President Muhammadu Buhari has criticised a controversial social media bill that is currently being debated in the senate. The Act to Prohibit Frivolous Petitions and other Matters Connected Therewith has stirred outrage as many believe it is an attempt to curb freedom of speech and target government critics. It passed a second reading at the senate earlier in December.
"President Muhammadu Buhari has reiterated the commitment of his administration to the protection of free speech in keeping with democratic tradition," the president's assistant on media and publicity, Garba Shehu, said in a statement. "But he is not averse to lawful regulation, so long as that is done within the ambit of the constitution which he swore to uphold. The president said free speech is central to democratic societies anywhere in the world. The president explained that without free speech, elected representatives won't be able to gauge public feelings and moods about governance issues."
Shehu said that Buhari reassured the public that the senate was democratic. However, the senate would continue to discuss the bill which, according to some senators, would tackle frivolous petitions and protect honest civil servants.
If the bill becomes law, people who "intentionally propagate false information that could threaten the security of the country or that is capable of inciting the general public against the government through electronic message" could be jailed for up to seven years and fined up to 5m Naira ($25,000; £16,000).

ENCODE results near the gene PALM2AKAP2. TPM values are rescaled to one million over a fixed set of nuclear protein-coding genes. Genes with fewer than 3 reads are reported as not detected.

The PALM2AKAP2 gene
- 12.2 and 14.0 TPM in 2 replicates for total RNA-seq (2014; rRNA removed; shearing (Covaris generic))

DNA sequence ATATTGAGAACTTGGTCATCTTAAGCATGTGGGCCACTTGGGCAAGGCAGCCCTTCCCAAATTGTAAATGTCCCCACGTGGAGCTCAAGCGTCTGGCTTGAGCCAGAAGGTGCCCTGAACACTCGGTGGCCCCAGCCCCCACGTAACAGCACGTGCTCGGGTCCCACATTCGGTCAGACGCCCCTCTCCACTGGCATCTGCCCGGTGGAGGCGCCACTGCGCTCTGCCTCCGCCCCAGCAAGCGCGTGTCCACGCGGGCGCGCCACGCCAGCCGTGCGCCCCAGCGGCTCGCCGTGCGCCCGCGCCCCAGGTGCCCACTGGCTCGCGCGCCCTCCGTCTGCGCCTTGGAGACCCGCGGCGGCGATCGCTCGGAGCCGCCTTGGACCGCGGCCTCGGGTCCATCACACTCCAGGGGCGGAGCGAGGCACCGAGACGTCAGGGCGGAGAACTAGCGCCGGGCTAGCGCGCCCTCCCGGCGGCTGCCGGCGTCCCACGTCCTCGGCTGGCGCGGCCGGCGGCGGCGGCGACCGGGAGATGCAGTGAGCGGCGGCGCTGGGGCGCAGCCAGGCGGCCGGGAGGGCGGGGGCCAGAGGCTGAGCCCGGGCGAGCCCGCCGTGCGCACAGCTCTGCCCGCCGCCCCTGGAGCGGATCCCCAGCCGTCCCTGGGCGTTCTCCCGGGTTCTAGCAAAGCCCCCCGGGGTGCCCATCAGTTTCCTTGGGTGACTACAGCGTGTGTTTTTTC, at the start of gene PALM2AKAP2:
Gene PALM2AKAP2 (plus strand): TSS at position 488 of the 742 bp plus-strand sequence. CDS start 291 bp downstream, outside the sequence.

Nigerian citizens have taken to social media to vent their outrage over the bill under the hashtag#NoToSocialMediaBill. People argued that such a law would punish critics of the government and lawmakers, who were frequently attacked by the public for their high salaries, perceived lavish lifestyles and their involvement in corruption scandals.
The bill is being sponsored by Senator Bala Ibn Na'allah, from President Buhari's party All Progressive Party (APC). In a document obtained by The Vanguard, Na'allah said the bill did not aim to curb criticism of the government, but aimed to make sure petitions were accompanied by affidavits from the High Court of a state or the Federal High Court.
However, Human Rights Watch warned that the proposed law was designed to muzzle free speech and could affect more than 15 million Nigerians who were active on social media. Socio-Economic Rights and Accountability Project (Sepa) filed a petition against the bill and said in a statement the UN Special Rapporteur was considering the appeal.